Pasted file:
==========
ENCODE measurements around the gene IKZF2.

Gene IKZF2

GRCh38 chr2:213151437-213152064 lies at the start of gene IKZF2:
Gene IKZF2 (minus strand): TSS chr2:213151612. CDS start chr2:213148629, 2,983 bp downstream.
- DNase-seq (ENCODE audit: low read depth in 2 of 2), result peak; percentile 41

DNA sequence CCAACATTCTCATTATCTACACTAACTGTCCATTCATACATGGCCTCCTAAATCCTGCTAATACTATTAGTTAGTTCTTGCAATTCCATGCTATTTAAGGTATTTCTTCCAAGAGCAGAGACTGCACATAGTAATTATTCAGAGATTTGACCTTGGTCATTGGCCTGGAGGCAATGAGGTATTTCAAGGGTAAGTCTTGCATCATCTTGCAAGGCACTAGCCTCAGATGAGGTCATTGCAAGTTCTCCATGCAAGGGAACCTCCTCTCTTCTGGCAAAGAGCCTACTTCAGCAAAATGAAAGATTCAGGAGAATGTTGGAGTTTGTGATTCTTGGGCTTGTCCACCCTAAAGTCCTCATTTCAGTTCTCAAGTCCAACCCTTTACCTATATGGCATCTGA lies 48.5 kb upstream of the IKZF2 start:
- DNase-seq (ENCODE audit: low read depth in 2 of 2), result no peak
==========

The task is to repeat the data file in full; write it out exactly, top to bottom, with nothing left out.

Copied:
ENCODE measurements around the gene IKZF2.

Gene IKZF2

GRCh38 chr2:213151437-213152064 lies at the start of gene IKZF2:
Gene IKZF2 (minus strand): TSS chr2:213151612. CDS start chr2:213148629, 2,983 bp downstream.
- DNase-seq (ENCODE audit: low read depth in 2 of 2), result peak; percentile 41

DNA sequence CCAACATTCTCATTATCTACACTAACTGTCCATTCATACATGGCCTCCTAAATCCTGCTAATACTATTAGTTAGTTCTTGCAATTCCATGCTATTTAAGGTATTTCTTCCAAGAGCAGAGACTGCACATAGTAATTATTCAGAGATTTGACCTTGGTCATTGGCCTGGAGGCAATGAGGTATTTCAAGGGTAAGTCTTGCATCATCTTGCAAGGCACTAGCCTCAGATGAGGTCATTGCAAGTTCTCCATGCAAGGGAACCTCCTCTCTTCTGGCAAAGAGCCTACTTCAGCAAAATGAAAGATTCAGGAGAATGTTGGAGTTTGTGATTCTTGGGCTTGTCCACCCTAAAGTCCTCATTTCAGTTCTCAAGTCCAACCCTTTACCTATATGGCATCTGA lies 48.5 kb upstream of the IKZF2 start:
- DNase-seq (ENCODE audit: low read depth in 2 of 2), result no peak